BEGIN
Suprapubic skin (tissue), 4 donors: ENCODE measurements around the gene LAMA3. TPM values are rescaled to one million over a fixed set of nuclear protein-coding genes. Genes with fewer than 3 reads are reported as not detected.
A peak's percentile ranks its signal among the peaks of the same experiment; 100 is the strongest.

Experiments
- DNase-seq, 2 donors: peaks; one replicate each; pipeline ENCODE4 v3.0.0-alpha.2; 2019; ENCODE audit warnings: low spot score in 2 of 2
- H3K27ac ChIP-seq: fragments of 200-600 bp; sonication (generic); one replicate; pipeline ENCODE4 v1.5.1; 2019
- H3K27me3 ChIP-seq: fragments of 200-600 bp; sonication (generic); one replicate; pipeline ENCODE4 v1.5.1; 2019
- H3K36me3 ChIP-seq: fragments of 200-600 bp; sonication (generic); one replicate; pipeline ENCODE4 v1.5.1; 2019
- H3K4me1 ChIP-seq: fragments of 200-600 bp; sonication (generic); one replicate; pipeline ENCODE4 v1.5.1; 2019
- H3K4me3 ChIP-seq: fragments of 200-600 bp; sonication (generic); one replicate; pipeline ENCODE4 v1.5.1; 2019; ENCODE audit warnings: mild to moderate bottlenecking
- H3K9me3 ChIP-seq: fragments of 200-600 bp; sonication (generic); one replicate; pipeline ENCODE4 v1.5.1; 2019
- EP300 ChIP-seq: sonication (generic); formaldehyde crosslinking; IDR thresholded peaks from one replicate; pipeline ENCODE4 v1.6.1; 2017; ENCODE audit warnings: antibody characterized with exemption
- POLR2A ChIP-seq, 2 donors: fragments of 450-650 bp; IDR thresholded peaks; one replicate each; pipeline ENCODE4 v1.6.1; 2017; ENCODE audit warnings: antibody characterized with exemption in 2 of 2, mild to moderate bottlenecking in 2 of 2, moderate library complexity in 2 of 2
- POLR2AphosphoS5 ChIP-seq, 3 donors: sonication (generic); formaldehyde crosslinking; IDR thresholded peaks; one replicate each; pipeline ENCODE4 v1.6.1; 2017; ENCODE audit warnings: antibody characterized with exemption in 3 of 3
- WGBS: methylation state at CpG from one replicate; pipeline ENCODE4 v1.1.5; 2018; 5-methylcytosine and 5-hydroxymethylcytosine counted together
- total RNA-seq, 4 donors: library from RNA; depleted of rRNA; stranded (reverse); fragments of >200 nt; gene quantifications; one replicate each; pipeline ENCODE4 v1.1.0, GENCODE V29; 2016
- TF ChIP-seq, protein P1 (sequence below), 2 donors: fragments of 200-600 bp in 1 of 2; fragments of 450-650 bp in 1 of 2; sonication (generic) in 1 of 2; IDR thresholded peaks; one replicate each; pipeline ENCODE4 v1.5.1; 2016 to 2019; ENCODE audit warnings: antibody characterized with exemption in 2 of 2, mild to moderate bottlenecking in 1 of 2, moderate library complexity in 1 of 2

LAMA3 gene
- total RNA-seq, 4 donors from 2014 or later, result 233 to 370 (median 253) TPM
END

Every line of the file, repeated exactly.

Suprapubic skin (tissue), 4 donors: ENCODE measurements around the gene LAMA3. TPM values are rescaled to one million over a fixed set of nuclear protein-coding genes. Genes with fewer than 3 reads are reported as not detected.
A peak's percentile ranks its signal among the peaks of the same experiment; 100 is the strongest.

Experiments
- DNase-seq, 2 donors: peaks; one replicate each; pipeline ENCODE4 v3.0.0-alpha.2; 2019; ENCODE audit warnings: low spot score in 2 of 2
- H3K27ac ChIP-seq: fragments of 200-600 bp; sonication (generic); one replicate; pipeline ENCODE4 v1.5.1; 2019
- H3K27me3 ChIP-seq: fragments of 200-600 bp; sonication (generic); one replicate; pipeline ENCODE4 v1.5.1; 2019
- H3K36me3 ChIP-seq: fragments of 200-600 bp; sonication (generic); one replicate; pipeline ENCODE4 v1.5.1; 2019
- H3K4me1 ChIP-seq: fragments of 200-600 bp; sonication (generic); one replicate; pipeline ENCODE4 v1.5.1; 2019
- H3K4me3 ChIP-seq: fragments of 200-600 bp; sonication (generic); one replicate; pipeline ENCODE4 v1.5.1; 2019; ENCODE audit warnings: mild to moderate bottlenecking
- H3K9me3 ChIP-seq: fragments of 200-600 bp; sonication (generic); one replicate; pipeline ENCODE4 v1.5.1; 2019
- EP300 ChIP-seq: sonication (generic); formaldehyde crosslinking; IDR thresholded peaks from one replicate; pipeline ENCODE4 v1.6.1; 2017; ENCODE audit warnings: antibody characterized with exemption
- POLR2A ChIP-seq, 2 donors: fragments of 450-650 bp; IDR thresholded peaks; one replicate each; pipeline ENCODE4 v1.6.1; 2017; ENCODE audit warnings: antibody characterized with exemption in 2 of 2, mild to moderate bottlenecking in 2 of 2, moderate library complexity in 2 of 2
- POLR2AphosphoS5 ChIP-seq, 3 donors: sonication (generic); formaldehyde crosslinking; IDR thresholded peaks; one replicate each; pipeline ENCODE4 v1.6.1; 2017; ENCODE audit warnings: antibody characterized with exemption in 3 of 3
- WGBS: methylation state at CpG from one replicate; pipeline ENCODE4 v1.1.5; 2018; 5-methylcytosine and 5-hydroxymethylcytosine counted together
- total RNA-seq, 4 donors: library from RNA; depleted of rRNA; stranded (reverse); fragments of >200 nt; gene quantifications; one replicate each; pipeline ENCODE4 v1.1.0, GENCODE V29; 2016
- TF ChIP-seq, protein P1 (sequence below), 2 donors: fragments of 200-600 bp in 1 of 2; fragments of 450-650 bp in 1 of 2; sonication (generic) in 1 of 2; IDR thresholded peaks; one replicate each; pipeline ENCODE4 v1.5.1; 2016 to 2019; ENCODE audit warnings: antibody characterized with exemption in 2 of 2, mild to moderate bottlenecking in 1 of 2, moderate library complexity in 1 of 2

LAMA3 gene
- total RNA-seq, 4 donors from 2014 or later, result 233 to 370 (median 253) TPM